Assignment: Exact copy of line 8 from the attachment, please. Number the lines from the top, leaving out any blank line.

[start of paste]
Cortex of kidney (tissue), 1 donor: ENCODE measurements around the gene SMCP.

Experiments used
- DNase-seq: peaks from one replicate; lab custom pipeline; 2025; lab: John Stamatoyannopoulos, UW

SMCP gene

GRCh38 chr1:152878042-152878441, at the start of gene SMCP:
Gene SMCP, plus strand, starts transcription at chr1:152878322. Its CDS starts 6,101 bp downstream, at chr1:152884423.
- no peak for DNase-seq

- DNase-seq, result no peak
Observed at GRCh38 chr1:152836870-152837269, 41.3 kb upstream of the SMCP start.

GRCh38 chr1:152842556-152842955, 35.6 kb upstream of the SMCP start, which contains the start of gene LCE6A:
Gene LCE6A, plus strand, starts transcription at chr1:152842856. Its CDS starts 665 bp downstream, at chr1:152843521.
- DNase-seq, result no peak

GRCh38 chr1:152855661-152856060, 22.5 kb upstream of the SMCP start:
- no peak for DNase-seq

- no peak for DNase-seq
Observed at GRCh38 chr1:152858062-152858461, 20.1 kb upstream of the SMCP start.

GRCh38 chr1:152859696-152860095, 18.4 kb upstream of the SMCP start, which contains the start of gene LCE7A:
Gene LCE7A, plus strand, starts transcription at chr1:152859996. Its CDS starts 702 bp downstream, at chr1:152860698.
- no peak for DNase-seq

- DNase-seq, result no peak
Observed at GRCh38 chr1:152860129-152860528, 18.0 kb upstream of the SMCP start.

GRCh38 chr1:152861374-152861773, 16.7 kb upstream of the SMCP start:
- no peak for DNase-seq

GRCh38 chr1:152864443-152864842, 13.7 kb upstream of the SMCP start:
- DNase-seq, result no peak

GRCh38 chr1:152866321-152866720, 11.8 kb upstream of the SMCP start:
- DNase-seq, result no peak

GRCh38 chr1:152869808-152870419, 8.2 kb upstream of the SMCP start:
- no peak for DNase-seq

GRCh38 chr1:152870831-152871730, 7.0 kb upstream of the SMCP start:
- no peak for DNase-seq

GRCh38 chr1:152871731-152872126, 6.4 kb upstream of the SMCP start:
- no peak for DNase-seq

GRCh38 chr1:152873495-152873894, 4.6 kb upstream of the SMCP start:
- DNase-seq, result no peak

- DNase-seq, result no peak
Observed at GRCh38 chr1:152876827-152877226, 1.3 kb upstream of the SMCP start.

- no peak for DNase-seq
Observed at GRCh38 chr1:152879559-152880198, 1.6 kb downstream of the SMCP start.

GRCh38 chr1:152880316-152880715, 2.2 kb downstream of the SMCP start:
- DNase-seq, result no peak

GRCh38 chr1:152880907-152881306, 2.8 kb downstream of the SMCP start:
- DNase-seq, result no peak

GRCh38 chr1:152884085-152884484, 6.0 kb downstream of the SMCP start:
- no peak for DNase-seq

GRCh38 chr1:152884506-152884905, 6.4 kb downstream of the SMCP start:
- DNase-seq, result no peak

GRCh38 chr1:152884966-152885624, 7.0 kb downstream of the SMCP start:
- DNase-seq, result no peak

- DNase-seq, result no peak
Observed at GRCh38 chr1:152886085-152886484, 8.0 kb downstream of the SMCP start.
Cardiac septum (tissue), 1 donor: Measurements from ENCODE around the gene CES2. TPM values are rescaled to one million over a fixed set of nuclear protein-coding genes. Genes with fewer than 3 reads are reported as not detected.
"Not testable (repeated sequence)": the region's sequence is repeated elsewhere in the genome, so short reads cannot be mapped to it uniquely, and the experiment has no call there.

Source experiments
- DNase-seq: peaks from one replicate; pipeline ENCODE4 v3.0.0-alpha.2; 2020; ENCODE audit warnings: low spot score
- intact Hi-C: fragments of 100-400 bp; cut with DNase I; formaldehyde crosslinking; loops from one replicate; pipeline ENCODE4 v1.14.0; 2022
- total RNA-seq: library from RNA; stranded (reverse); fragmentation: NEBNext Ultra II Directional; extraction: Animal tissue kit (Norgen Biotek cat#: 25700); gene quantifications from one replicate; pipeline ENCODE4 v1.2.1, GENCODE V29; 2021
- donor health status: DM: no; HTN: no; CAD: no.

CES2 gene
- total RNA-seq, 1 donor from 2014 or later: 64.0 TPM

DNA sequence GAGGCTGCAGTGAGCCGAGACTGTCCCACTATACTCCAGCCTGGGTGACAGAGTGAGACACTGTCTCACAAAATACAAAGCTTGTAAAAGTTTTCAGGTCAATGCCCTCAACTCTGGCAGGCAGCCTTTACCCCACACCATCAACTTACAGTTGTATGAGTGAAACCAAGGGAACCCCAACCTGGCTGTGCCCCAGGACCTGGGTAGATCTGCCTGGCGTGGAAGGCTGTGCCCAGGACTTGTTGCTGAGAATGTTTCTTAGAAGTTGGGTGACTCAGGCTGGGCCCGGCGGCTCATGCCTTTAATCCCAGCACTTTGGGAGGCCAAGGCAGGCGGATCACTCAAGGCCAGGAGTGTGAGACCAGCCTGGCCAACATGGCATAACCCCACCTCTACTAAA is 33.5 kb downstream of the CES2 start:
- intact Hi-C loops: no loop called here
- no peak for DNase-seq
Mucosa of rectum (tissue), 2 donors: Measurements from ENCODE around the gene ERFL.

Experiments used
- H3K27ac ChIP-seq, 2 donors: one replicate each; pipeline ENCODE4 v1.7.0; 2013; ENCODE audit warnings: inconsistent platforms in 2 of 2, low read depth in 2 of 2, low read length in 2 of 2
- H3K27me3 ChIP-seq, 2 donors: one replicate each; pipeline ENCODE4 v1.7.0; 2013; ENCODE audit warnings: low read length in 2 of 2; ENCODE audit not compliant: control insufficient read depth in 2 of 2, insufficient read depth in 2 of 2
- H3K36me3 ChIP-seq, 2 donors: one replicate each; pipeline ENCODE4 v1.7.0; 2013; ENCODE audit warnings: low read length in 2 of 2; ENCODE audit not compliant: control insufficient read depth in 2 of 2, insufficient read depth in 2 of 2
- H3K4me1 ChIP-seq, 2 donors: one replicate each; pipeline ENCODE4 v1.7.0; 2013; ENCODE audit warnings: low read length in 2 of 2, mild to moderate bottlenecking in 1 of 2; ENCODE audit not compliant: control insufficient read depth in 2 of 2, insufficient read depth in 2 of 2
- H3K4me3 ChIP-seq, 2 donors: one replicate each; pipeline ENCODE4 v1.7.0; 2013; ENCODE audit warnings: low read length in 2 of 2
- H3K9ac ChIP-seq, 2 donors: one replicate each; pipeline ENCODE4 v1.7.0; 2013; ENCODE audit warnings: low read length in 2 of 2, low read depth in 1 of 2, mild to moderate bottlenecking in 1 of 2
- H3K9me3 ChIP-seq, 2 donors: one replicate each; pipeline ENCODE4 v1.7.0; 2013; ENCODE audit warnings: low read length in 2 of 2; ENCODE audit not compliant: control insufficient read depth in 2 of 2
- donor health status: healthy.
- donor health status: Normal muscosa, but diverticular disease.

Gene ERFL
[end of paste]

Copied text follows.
- DNase-seq, result no peak